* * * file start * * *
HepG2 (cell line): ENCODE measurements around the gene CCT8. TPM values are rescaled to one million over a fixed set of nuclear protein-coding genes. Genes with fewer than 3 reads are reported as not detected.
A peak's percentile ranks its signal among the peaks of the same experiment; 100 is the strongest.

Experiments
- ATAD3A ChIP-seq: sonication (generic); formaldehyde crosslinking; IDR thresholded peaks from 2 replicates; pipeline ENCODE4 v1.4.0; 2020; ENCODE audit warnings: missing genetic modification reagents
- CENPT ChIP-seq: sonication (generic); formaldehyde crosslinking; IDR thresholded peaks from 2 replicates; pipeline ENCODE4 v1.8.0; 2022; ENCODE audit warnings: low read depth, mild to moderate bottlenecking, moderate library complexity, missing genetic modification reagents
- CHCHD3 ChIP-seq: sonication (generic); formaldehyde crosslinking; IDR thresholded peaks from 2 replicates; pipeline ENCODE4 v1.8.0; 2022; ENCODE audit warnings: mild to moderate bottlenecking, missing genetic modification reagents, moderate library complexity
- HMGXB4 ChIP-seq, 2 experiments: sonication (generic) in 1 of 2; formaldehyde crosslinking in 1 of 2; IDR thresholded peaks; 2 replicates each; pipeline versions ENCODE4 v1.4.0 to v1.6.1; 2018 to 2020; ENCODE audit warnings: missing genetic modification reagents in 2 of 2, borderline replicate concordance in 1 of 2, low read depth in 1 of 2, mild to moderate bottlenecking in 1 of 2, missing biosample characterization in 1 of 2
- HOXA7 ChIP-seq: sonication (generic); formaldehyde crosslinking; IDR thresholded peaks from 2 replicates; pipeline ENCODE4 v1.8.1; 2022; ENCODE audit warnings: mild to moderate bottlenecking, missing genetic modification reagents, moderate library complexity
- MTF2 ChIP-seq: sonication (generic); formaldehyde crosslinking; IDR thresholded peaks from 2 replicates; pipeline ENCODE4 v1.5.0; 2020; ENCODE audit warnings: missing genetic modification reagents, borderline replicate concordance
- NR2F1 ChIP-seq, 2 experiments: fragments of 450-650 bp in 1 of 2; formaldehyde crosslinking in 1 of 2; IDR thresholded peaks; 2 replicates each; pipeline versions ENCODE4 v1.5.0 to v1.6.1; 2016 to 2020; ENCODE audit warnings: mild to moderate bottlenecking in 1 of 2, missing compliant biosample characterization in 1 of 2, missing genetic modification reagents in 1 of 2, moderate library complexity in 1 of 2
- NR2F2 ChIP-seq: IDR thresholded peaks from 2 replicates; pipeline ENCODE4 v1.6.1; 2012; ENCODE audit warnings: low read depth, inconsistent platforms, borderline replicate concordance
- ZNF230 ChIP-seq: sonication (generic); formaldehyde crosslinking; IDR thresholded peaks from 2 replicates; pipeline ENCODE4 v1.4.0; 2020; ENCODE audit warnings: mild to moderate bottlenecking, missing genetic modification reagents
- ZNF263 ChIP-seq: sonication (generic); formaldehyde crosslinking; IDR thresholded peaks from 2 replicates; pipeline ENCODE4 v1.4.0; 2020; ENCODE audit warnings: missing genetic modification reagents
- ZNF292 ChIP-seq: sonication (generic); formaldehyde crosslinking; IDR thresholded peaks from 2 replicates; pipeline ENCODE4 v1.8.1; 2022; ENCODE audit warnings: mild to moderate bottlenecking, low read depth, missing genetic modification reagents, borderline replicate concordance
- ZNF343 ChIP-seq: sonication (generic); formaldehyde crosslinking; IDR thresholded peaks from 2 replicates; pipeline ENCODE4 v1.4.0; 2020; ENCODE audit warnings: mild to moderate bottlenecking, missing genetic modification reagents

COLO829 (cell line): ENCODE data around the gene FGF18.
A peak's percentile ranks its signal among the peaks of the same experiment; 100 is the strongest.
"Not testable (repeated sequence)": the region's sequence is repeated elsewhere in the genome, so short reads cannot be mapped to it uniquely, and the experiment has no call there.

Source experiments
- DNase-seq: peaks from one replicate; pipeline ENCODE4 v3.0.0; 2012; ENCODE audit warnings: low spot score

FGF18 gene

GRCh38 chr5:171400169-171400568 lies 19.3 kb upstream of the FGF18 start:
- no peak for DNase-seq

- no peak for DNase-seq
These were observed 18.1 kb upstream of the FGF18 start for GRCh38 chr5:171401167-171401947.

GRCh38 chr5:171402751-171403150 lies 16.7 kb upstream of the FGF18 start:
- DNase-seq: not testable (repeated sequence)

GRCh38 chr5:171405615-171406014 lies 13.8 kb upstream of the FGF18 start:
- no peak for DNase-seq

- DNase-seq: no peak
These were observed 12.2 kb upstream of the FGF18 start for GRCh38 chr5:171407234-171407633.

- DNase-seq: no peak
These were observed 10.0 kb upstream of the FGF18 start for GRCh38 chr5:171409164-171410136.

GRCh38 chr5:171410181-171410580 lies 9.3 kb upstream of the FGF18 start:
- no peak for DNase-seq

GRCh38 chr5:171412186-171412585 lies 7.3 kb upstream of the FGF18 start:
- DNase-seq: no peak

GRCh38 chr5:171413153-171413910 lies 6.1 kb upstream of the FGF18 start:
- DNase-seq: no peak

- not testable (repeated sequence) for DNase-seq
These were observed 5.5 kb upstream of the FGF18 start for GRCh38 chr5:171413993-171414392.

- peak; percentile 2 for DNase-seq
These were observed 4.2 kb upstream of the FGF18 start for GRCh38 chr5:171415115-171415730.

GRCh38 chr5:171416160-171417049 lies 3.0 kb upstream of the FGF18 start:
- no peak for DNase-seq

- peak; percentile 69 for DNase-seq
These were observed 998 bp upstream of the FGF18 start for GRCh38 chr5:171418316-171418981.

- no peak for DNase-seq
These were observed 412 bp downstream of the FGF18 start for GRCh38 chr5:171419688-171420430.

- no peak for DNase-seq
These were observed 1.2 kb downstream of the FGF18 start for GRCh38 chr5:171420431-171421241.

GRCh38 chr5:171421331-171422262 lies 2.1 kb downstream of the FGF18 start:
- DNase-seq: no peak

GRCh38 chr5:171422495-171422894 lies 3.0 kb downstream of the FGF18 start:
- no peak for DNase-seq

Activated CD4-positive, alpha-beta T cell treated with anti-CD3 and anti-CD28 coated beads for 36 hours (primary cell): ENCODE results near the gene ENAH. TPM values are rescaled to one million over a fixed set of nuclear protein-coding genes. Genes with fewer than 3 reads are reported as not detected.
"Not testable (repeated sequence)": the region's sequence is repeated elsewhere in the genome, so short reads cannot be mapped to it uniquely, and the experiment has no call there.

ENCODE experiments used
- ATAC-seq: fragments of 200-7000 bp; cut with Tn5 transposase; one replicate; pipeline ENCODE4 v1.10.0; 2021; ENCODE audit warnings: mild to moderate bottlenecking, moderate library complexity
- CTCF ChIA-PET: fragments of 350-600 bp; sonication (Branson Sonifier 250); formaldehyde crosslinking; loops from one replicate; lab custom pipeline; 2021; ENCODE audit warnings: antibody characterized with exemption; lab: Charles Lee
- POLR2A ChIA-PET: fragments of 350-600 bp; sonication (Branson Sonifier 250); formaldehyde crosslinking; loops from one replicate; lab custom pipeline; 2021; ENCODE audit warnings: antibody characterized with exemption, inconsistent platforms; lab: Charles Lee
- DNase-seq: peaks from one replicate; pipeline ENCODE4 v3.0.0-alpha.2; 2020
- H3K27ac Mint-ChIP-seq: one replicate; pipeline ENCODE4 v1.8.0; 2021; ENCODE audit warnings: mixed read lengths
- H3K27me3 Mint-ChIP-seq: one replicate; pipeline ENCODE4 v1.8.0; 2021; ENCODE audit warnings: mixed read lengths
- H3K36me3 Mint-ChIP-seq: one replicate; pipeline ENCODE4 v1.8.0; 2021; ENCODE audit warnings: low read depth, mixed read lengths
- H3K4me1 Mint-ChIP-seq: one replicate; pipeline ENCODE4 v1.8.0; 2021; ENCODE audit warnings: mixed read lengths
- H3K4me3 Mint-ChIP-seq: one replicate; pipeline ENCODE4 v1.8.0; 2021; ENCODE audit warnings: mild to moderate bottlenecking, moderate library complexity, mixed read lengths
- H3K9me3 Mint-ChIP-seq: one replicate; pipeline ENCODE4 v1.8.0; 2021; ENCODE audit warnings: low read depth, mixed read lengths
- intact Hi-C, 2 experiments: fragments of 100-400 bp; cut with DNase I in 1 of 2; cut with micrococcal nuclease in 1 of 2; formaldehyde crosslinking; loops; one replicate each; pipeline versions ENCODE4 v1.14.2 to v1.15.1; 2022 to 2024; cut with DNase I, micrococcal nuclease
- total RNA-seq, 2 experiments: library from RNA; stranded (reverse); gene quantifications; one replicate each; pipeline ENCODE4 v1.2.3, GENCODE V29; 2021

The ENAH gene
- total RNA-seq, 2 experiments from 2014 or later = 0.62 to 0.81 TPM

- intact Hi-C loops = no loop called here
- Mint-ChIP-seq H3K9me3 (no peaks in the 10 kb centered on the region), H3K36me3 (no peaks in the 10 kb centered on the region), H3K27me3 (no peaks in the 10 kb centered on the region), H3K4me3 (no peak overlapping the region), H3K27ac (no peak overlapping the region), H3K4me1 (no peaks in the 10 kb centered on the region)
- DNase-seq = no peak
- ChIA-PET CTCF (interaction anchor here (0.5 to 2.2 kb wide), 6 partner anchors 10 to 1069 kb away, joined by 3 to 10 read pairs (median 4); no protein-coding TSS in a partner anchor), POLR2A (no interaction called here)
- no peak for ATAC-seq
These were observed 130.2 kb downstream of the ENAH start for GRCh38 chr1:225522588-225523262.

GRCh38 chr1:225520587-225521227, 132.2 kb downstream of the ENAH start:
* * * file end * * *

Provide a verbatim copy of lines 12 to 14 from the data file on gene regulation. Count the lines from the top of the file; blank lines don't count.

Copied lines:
- ZNF230 ChIP-seq: sonication (generic); formaldehyde crosslinking; IDR thresholded peaks from 2 replicates; pipeline ENCODE4 v1.4.0; 2020; ENCODE audit warnings: mild to moderate bottlenecking, missing genetic modification reagents
- ZNF263 ChIP-seq: sonication (generic); formaldehyde crosslinking; IDR thresholded peaks from 2 replicates; pipeline ENCODE4 v1.4.0; 2020; ENCODE audit warnings: missing genetic modification reagents
- ZNF292 ChIP-seq: sonication (generic); formaldehyde crosslinking; IDR thresholded peaks from 2 replicates; pipeline ENCODE4 v1.8.1; 2022; ENCODE audit warnings: mild to moderate bottlenecking, low read depth, missing genetic modification reagents, borderline replicate concordance